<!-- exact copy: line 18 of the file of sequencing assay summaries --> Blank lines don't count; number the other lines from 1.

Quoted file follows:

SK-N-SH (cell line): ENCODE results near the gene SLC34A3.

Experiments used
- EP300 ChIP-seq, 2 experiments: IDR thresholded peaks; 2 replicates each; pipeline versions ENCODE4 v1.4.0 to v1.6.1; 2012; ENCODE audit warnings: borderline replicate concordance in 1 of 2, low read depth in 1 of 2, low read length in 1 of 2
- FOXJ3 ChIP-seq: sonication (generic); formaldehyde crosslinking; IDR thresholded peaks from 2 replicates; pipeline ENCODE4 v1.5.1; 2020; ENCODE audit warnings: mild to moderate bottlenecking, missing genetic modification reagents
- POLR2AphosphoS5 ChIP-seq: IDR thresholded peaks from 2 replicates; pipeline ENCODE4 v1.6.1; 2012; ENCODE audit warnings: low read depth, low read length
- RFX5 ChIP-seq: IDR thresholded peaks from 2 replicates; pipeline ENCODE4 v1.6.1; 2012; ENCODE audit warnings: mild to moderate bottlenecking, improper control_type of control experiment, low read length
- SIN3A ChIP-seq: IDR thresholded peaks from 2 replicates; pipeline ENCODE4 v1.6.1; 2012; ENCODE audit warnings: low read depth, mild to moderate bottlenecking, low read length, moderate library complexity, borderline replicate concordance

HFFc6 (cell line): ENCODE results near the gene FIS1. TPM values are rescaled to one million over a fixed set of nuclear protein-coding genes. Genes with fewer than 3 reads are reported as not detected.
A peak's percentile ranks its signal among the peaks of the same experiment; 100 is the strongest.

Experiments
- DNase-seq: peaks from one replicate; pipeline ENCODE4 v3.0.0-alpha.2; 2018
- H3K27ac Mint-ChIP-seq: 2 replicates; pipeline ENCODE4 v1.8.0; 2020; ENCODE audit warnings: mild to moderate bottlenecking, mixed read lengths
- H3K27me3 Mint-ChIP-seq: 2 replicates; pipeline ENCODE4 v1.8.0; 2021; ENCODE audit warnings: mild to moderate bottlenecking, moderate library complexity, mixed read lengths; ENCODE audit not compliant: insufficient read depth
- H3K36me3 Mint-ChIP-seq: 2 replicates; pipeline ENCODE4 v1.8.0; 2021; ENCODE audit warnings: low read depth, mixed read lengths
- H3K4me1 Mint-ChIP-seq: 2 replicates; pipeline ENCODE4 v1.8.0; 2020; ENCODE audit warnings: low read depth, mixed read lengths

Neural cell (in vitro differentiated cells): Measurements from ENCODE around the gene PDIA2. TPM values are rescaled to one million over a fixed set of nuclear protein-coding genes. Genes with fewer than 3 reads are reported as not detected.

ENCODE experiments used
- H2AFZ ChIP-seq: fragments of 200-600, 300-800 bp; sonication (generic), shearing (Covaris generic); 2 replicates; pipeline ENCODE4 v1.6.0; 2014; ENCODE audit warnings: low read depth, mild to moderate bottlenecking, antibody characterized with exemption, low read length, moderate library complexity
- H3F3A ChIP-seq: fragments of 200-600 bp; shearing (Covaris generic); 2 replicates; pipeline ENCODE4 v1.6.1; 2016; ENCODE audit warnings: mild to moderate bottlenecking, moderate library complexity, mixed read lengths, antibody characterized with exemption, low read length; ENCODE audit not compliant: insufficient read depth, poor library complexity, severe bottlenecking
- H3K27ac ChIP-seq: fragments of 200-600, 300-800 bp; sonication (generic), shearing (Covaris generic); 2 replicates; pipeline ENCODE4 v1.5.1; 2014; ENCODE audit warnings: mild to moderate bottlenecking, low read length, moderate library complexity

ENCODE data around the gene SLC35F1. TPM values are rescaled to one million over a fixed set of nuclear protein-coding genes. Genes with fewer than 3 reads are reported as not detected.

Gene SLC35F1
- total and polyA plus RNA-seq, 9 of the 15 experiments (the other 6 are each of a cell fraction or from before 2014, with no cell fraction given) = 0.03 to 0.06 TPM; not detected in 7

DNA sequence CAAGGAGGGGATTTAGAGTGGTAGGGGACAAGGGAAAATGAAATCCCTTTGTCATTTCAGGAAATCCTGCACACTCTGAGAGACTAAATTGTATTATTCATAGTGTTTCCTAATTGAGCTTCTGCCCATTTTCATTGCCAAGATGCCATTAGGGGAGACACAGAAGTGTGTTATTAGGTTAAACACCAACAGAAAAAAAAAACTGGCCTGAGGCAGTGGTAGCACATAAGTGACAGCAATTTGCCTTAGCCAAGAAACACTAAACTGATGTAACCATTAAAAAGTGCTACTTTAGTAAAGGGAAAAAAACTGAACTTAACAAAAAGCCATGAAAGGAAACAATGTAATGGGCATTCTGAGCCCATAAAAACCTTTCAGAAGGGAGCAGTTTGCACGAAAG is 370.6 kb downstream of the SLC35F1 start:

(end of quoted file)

- H2AFZ ChIP-seq: fragments of 200-600, 300-800 bp; sonication (generic), shearing (Covaris generic); 2 replicates; pipeline ENCODE4 v1.6.0; 2014; ENCODE audit warnings: low read depth, mild to moderate bottlenecking, antibody characterized with exemption, low read length, moderate library complexity